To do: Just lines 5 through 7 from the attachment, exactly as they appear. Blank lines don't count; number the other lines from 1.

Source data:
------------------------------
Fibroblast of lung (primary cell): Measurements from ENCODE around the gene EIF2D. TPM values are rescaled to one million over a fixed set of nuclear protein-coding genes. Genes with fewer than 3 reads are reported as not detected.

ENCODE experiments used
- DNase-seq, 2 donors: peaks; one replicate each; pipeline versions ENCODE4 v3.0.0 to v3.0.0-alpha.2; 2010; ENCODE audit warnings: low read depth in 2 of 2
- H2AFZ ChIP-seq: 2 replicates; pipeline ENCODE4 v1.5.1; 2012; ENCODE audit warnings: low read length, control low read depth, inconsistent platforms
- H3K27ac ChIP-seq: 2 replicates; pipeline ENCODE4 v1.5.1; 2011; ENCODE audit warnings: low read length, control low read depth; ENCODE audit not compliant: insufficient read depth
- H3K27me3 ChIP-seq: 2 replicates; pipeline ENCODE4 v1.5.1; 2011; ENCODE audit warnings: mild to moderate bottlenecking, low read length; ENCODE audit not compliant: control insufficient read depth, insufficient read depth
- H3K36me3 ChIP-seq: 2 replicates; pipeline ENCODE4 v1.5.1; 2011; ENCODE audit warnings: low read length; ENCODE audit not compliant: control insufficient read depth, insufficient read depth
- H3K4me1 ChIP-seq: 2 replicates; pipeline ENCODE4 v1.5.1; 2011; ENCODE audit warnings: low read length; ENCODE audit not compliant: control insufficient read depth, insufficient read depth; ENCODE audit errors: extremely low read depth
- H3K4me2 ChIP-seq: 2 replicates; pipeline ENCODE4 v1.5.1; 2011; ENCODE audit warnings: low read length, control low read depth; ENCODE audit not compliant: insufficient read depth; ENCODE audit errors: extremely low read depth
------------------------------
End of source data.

- H3K27ac ChIP-seq: 2 replicates; pipeline ENCODE4 v1.5.1; 2011; ENCODE audit warnings: low read length, control low read depth; ENCODE audit not compliant: insufficient read depth
- H3K27me3 ChIP-seq: 2 replicates; pipeline ENCODE4 v1.5.1; 2011; ENCODE audit warnings: mild to moderate bottlenecking, low read length; ENCODE audit not compliant: control insufficient read depth, insufficient read depth
- H3K36me3 ChIP-seq: 2 replicates; pipeline ENCODE4 v1.5.1; 2011; ENCODE audit warnings: low read length; ENCODE audit not compliant: control insufficient read depth, insufficient read depth